The idea of an “anarchist saint” might seem kind of silly at first, but that did not stop Autonomedia publishers from starting its annual jubilee calendars of radical saints, now in its 26th year. If anyone who has recently died qualifies for the status of anti-authoritarian saint, I would nominate the author, Ursula K. Le Guin, who is featured on the calendar with prominent and lesser known anarchists.
After working on the Fifth Estate for more than 30 years, I collaborated on my last issue in 2010, the special literary issue that featured Le Guin on the cover. One of the questions we struggled with then and still face, concerns the paradox of living in capitalist and authoritarian society, but trying not to be of it.
This journal has held fiercely to its anti-copyright ethos, a protest against the privatization of words and the cult of celebrity. However, featuring the Le Guin essay the editors chose for that issue, her publisher required us to include a copyright. As often happens in FE editorial decisions, this prompted significant debate.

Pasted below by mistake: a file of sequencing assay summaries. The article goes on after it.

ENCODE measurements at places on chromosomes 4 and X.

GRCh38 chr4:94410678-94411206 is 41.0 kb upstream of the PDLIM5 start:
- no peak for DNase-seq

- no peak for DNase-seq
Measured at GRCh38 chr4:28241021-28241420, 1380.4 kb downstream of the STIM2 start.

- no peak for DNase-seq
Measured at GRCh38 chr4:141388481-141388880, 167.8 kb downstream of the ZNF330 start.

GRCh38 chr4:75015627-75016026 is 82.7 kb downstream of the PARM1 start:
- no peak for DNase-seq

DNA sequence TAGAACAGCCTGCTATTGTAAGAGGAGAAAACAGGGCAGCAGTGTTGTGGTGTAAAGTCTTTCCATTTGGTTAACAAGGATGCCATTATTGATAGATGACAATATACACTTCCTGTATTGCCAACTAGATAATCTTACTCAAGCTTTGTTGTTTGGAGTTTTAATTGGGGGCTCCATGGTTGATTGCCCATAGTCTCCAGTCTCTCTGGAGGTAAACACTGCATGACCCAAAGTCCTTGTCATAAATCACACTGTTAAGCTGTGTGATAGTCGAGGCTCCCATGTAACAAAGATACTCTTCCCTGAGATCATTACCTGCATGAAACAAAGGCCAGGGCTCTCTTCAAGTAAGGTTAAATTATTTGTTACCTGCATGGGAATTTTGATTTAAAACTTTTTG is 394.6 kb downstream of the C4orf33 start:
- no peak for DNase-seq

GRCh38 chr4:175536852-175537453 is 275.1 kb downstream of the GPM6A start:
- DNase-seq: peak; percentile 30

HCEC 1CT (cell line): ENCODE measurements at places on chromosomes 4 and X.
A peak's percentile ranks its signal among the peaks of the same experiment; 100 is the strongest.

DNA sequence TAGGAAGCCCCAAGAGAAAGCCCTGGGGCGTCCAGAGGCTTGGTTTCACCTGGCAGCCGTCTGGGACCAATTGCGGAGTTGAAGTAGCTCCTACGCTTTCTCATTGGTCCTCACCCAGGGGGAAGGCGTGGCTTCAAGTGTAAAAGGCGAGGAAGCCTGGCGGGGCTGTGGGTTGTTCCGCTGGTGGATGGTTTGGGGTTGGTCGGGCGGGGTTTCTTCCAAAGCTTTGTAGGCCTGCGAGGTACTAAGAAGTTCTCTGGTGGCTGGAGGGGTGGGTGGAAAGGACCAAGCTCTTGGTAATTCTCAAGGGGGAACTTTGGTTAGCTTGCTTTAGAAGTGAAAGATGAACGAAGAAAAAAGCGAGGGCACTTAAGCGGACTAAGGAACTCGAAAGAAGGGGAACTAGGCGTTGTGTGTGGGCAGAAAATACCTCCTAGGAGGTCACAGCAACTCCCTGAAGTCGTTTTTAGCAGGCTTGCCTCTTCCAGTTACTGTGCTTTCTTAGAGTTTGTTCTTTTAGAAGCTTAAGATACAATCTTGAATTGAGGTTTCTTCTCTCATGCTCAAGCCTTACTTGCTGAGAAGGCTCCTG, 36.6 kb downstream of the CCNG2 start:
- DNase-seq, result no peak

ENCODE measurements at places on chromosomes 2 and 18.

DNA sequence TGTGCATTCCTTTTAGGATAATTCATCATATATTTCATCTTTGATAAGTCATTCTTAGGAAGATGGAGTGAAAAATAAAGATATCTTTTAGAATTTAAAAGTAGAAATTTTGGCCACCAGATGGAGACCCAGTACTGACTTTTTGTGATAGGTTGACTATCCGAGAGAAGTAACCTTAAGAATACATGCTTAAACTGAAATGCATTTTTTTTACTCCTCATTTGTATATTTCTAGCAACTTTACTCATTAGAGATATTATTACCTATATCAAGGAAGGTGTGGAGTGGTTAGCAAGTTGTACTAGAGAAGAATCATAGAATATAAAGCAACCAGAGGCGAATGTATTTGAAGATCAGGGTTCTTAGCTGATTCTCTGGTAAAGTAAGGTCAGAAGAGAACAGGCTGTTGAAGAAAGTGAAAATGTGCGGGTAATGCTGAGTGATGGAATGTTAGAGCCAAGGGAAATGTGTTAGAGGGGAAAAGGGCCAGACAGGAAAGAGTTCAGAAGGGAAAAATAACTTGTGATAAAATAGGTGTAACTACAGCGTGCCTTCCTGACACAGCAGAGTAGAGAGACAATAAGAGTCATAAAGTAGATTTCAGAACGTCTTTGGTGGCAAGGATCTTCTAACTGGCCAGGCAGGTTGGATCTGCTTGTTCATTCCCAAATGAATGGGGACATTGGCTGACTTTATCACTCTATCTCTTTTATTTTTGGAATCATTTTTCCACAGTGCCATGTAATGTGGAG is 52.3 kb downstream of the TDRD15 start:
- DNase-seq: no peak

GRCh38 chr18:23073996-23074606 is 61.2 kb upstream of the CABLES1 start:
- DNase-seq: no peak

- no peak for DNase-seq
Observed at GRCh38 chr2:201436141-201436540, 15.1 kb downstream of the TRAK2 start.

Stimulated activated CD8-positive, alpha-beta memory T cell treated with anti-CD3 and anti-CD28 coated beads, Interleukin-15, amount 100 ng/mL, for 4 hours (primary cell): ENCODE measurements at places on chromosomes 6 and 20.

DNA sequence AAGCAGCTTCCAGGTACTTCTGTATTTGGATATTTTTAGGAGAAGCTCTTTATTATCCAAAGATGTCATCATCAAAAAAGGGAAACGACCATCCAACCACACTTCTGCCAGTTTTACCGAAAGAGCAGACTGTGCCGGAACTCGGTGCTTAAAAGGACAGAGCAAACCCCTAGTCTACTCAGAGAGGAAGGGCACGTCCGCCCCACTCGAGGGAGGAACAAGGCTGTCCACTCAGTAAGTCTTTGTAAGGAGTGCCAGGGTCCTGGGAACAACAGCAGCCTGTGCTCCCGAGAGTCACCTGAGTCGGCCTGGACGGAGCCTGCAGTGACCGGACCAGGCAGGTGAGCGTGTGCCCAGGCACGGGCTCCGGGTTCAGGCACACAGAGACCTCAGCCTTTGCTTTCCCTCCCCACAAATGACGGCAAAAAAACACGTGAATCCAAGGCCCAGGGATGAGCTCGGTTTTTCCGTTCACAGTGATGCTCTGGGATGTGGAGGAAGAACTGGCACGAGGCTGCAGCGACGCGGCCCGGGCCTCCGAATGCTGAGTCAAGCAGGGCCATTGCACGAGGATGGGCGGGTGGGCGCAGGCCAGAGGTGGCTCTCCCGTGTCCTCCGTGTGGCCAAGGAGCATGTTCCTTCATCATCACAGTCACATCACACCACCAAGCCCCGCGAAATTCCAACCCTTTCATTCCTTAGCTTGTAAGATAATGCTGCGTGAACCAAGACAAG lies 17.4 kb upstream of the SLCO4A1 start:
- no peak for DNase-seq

Mainstream obituaries of Le Guin do not focus on her anarchism. Yet, one of the most compelling anarcho-utopian visions ever written is her 1974 novel The Dispossessed. This text takes readers to another planet to envision the profound sacrifices and stunning possibilities of stateless living.
This quote by the novel’s protagonist Shevek captures a whiff of the wonder with which this particular science fiction articulates anarchist dreams. He says:
“We have nothing but our freedom. We have nothing to give you but your own freedom. We have no law but the single principle of mutual aid between individuals. We have no government but the single principle of free association. We have no states, no nations, no presidents, no premiers, no chiefs, no generals, no bosses, no bankers, no landlords, no wages, no charity, no police, no soldiers, no wars. You cannot make the Revolution. You can only be the Revolution. It is in your spirit, or it is nowhere.”
Today’s science fiction is dominated by dystopias rather than utopias. Remembering Le Guin has prompted me to ponder why I tried to retire from anarchism eight years ago and why this miserable world prompts me to periodically revisit anarchism for the audacious alternative it provides.
Andrew William Smith (aka Sunfrog) joined the Fifth Estate in the late 1980s in Detroit’s Cass Corridor. He published the Fifth Estate from 2002-10 in rural Tennessee, where he is currently a teacher and poet.
Related, in this issue: “Ursula K. Le Guin” by Paul J. Comeau